At 1700 Lima fell back, leaving one platoon behind to retrieve casualties after dark. 

THE NVA HAD COMMENCED HAMMERING the landing zone at about 1730 with heavy small-arms and 82mm mortar fire, once more taking out a battalion command group, blowing it apart, and killing or wounding nearly everyone. One of the colonel’s radio operators and Sgt. Forrest McKay, the chief scout sniper, were the only ones not killed or wounded by the barrage. Mortar fragments tore Lieutenant Colonel Esslinger’s eye out and killed Capt. James Ayers, the battalion communications officer. Sergeant McKay picked up Captain Ayers, slung him over his back, and looked for cover. Esslinger and McKay staggered toward a hole. Esslinger jumped in first, and McKay, with Captain Ayers on his back, landed on top of the colonel. More mortars hit the LZ, and McKay was wounded in the back. Lieutenant Colonel Esslinger remembers that after he was hit and with the mortars still coming in at intervals, he and several of his Marines dove for the same hole several times. The colonel usually landed on top of the pile, in the most exposed position. He muttered, “Why do I always have to land on top?” A young Marine lying under him said, “That is because you are old and slow, sir.”

Cpl. Bill Clark: When the CP group came in and Colonel Esslinger was hit, I started crawling toward them and finally got so tired with the heat and all that I just stood up in the middle of the fire and walked back to where the battalion was. The first person I saw was Colonel Esslinger with the bandage over his eye. He offered me his canteen. I had just got back to the CP area when we got mortared again.

ONE OF THE MORTAR ROUNDS SCORED a direct hit on Lance Cpl. Robert Daniel, blew him apart, and sprayed the immediate area with a shower of hot, razor-sharp fragments, brown smoke, a pink mist of blood, and bits of flesh.

Capt. Jim McElroy: Down about 150 yards from me, right in the middle of all this fire, were this pilot and a crewman trying to fix their helicopter. They were walking on the top of it like nothing was happening, nonchalantly trying to get it fixed. The aircrew repaired the chopper and flew it out of the LZ at 1800 that evening.

AT 2000 A HELO LANDED AMIDST THE FIRE and managed to get Lieutenant Colonel Esslinger and a few casualties out. The remainder had to wait until the following morning.

By the end of the day, HM3 Glenn Glasgow, Lima Company, 5th Marines, had used every battle dressing in his unit one medical bag.

Doc Glenn Glasgow: We began the day with seven corpsmen. By the next morning there were only four. The senior corpsmen, HM2 John Schon and a friend of mine, HN Mike Carey, were KIA, and Doc Billy Claggett was medevaced to Da Nang.[insert image 41 here]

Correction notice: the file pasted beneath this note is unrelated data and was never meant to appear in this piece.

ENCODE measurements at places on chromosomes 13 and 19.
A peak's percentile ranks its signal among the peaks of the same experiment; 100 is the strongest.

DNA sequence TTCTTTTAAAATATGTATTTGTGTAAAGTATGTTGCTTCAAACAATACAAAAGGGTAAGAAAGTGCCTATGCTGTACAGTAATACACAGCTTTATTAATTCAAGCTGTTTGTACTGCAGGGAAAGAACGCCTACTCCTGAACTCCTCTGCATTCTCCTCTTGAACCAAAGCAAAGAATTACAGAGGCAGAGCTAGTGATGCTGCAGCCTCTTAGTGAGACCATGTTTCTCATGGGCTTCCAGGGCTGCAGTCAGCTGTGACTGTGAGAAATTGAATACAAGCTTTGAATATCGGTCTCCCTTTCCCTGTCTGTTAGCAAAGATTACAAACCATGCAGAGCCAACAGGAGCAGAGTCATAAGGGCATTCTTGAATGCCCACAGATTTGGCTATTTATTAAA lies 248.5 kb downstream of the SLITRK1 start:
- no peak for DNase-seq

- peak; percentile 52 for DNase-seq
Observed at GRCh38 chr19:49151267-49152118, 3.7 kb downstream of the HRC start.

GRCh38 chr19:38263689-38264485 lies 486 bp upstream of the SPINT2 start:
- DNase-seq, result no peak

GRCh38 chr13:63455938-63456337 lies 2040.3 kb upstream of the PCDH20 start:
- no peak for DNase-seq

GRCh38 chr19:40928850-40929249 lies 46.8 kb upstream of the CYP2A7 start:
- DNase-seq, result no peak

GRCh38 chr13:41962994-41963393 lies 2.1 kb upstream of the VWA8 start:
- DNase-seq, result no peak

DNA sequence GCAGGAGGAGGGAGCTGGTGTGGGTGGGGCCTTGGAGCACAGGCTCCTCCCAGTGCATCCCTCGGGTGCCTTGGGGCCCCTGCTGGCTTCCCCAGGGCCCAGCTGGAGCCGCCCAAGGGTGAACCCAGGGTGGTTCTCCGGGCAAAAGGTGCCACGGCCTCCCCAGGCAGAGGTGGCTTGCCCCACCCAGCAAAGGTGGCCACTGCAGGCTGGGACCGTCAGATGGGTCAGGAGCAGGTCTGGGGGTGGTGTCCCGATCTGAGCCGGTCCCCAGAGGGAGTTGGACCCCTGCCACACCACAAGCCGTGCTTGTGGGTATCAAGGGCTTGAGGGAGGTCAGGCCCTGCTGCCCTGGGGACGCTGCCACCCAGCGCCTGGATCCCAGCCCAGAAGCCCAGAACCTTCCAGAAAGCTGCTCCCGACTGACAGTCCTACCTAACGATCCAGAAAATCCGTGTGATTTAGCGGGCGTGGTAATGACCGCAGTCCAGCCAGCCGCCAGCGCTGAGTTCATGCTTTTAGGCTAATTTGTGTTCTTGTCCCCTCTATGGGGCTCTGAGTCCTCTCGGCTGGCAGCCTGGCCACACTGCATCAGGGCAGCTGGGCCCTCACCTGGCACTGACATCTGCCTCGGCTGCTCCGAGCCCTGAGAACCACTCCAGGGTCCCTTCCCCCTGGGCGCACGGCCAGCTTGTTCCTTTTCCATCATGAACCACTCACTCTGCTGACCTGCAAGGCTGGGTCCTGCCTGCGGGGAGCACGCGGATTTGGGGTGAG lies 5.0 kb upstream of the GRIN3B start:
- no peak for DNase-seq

Cpl. Bill Clark: The M16s were failing. When I was up near the dike, I saw three NVA in the tree line. I got off one round before mine jammed. It looked like the Civil War out there, with all the guys using ramrods. I cleared the jam and fired but only got one round off, and it jammed again. While I was in this exposed position, I could only fire single rounds before having to clear the rifle. I fired a whole magazine that way. I remember thinking that here I am with a single-shot .22, and if they rush me, I’m in trouble. When I got back to the LZ, there was a pile of weapons from our wounded and dead, and I got one of them. It didn’t jam as often.
        Except for me and Scotty, the Lima CP group was wiped out. I ended up with three radios; I had my battalion net radio, Schofield’s company net radio, and the radio that Scotty was carrying before Russo was hit and he took over FAC duties. All of the antennas made a hell of a target. Mel Bellamy casually walked up with rounds flying everywhere and asked if he could have one of my radios because his had a hole in it. He was as calm as if he was on a street at home. I yelled for him to get his ass down, and did he think he couldn’t get hit? He took a radio and went back to his platoon. He was completely unflappable. I ended up dragging and carrying that second radio around with me until I got back to the new CP area later in the day.

SCOTT LOOKED OFF TO HIS LEFT and out about 150 meters saw Cpl. Harry White just stand up and walk toward the enemy tree line by himself, firing his machine gun as he went. He just kept walking and spitting leaden death until the enemy shot him down. Scotty thought that White was dead, but he somehow survived and many years later showed up at a reunion.

Cpl. Lynwood Scott: By two or three in the afternoon I was exhausted and out of water, and someone came up on the net and said, “We are going to take over air from you.” I said, “Roger.” I was so tired and worn out that I just stood up amongst the fire and started walking back like a zombie. I didn’t care if I got shot or not. I saw three Marines off to the right who had been trying to evacuate a casualty with two on one side of a poncho and just one on the other. I ran over there to help out, and we took the casualty back.
       Captain Ayers had been killed already. He was a real genuine and kind person that everyone respected. A M79 round just touched my arm as it went by, and there were itty-bitty pellets in it. A Corpsman came by, and I told him not to bother with me, because there were much more seriously wounded. A Marine came by and said, “Turn Ayers over; half his face is gone.” I couldn’t do it. I was sitting right by him and had just brought the wounded guy in. I sat there and put my hands over my face and cried. I didn’t know before that he was dead. I thought, “What a waste. What a good, good man.” Sergeant Marty “Skip” Pickens, Colonel Esslinger’s radio man, said, “Scotty, get up and go out there and help bring in the wounded.” I thought, “Who made you God?” But I went back out and started bringing the dead and wounded back.